Sometimes to make a point, it helps to use examples from other industries. Today, to help explain PPC ads, I’ll borrow an example from a legal description of real property.

Have you ever tried to read a township, range, and section legal description for real property? Or find one on a map? At first glance, these are vexing to say the least. They must have been created for surveyors, or maybe lawyers, but not for layman.

However, there is an insider’s trick to reading one: read it backwards. Here’s an example: The NW 1/4 of the SE 1/4 of Section 5, T3N, R11E. To locate this property on a map, it is far easier to start on the right side, at the range, and then work backward to the left, through the township, section and so on, until you arrive at the parcel you are seeking.

Start with the end result from online ads

We can use a similar approach to understand search engine advertising. Most advertisers notice or ask about the user-facing elements from PPC, such as keywords or ads. To understand online advertising faster, and to avoid getting bogged down in details, a business owner should focus first and mostly on the desired outcome.

For most advertisers, the desired outcome from website traffic is either a lead or a purchase. Some sites have business categories that need both. Leads and purchases can come in online or through incoming phone calls. These desired actions from websites are generally known as conversions.

A quick heads up: one assumption I’m making here is that you have conversion tracking correctly set up on your website. If not, make sure you have this done as a first step.  Reliable conversion tracking is key to the whole process.

At this point, we’ll outline purchases and leads, and use bullet points for easier reading.

Online purchases, reservations, etc (a.k.a. ecommerce)

  • Ecommerce is the purest form of online advertising. PPC ads are ideally suited for it.
  • With the right kind of shopping cart and PPC + analytics settings, we can automatically compare the dollar value of the online sale to the dollar cost of ad spend. This calculates your return on ad spend.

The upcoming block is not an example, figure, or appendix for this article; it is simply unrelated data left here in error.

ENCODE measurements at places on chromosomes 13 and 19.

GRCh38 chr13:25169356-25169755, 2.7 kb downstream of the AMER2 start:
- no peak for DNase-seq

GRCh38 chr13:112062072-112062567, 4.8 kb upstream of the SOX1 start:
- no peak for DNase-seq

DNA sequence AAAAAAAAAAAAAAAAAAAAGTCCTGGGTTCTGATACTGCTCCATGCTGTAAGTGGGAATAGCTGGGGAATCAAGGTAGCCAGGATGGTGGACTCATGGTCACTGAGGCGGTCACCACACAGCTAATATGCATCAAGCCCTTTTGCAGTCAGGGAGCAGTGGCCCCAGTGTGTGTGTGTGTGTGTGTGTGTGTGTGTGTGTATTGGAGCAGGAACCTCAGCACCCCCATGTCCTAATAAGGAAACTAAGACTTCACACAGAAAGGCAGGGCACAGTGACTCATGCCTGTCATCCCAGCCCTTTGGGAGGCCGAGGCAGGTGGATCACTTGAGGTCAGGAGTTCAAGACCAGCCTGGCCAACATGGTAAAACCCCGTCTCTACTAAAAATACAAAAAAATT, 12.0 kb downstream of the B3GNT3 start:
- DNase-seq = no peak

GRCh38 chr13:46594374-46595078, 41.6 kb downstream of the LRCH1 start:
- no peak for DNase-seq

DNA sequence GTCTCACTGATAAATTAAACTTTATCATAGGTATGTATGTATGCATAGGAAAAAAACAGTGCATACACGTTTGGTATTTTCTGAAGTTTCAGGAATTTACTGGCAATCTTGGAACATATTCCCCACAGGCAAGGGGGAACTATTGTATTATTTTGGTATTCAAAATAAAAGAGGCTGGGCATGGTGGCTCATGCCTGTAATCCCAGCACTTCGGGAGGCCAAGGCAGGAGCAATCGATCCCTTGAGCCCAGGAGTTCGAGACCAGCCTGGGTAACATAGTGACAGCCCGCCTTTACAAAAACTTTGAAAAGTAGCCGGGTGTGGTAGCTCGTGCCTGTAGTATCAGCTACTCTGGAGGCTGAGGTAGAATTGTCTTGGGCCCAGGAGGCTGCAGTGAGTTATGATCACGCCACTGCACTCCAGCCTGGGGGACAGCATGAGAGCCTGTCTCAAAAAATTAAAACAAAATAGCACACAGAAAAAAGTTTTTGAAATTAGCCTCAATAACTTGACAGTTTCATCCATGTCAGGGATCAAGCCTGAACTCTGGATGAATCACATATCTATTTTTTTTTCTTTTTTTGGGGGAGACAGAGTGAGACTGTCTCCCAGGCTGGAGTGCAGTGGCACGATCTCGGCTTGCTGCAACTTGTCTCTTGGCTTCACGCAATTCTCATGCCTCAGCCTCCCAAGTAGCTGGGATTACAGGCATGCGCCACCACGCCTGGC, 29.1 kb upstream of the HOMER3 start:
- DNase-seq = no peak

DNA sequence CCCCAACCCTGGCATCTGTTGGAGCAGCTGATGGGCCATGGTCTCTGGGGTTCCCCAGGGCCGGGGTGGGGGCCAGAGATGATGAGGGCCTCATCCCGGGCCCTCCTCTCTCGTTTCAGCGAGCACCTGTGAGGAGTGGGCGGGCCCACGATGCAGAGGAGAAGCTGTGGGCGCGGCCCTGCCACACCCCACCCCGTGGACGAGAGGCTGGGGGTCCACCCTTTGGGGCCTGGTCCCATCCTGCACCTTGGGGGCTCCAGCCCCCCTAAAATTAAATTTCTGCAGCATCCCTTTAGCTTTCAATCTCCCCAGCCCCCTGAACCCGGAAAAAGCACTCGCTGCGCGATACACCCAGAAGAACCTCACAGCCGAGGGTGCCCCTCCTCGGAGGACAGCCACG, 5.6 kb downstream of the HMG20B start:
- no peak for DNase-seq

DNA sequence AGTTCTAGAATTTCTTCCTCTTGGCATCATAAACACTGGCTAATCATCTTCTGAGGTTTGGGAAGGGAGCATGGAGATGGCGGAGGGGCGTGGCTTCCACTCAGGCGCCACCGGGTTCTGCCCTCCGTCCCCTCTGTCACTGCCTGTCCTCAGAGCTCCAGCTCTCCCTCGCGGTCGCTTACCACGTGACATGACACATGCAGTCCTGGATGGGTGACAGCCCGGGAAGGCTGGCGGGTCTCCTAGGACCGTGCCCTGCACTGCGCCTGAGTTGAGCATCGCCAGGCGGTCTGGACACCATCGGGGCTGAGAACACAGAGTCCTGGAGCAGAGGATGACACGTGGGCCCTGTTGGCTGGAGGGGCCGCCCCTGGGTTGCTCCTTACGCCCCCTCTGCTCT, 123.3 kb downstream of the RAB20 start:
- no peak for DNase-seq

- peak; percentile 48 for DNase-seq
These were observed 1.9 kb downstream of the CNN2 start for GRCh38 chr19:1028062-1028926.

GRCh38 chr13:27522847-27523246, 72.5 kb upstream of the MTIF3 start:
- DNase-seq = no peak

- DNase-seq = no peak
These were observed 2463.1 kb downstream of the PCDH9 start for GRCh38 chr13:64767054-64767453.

• If you need to understand the process in more detail, you can work right to left – from online purchase back through the campaign, ad group, ad and keyword that generated the purchase.
  • It’s straightforward to measure initial return on ad spend. It takes more input to project the average lifetime value of customers that are acquired. But it’s important action to take.

Online leads: contact forms or incoming calls

  • Leads can be online forms, email opt-ins or other click-based actions
  • Leads can also take the form of incoming phone calls.
  • Tracking phone numbers are an easy way to segment calls and count incoming calls from various sources of traffic to your website.
  • If you measure incoming calls, insist on having the duplicate calls removed and filter out calls that are too short to be useful.
  • If appropriate for your business, have calls recorded so you can get a better understanding of what potential customers are asking for and how your company representatives handled the opportunity.

Article 1 in a series of 3

This is part 1 of a 3 part blog series on conversions. The next two will dive into other topics related to creating and counting leads and purchases from websites. If you have a recent experience with this topic, please share it with us.